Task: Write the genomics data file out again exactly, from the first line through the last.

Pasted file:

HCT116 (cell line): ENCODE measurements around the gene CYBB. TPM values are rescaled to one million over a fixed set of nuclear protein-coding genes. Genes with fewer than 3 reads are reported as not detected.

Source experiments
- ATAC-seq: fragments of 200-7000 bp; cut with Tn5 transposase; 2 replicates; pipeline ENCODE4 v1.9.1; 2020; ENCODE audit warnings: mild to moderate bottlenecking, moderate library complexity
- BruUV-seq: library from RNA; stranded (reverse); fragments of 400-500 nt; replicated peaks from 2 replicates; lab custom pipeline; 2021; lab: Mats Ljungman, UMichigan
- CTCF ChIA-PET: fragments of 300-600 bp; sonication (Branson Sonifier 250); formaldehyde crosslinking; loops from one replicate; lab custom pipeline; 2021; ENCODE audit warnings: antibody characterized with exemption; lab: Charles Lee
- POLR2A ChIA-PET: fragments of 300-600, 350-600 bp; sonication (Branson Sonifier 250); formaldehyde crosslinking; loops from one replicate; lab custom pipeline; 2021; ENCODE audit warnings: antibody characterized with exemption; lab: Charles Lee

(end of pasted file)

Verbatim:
HCT116 (cell line): ENCODE measurements around the gene CYBB. TPM values are rescaled to one million over a fixed set of nuclear protein-coding genes. Genes with fewer than 3 reads are reported as not detected.

Source experiments
- ATAC-seq: fragments of 200-7000 bp; cut with Tn5 transposase; 2 replicates; pipeline ENCODE4 v1.9.1; 2020; ENCODE audit warnings: mild to moderate bottlenecking, moderate library complexity
- BruUV-seq: library from RNA; stranded (reverse); fragments of 400-500 nt; replicated peaks from 2 replicates; lab custom pipeline; 2021; lab: Mats Ljungman, UMichigan
- CTCF ChIA-PET: fragments of 300-600 bp; sonication (Branson Sonifier 250); formaldehyde crosslinking; loops from one replicate; lab custom pipeline; 2021; ENCODE audit warnings: antibody characterized with exemption; lab: Charles Lee
- POLR2A ChIA-PET: fragments of 300-600, 350-600 bp; sonication (Branson Sonifier 250); formaldehyde crosslinking; loops from one replicate; lab custom pipeline; 2021; ENCODE audit warnings: antibody characterized with exemption; lab: Charles Lee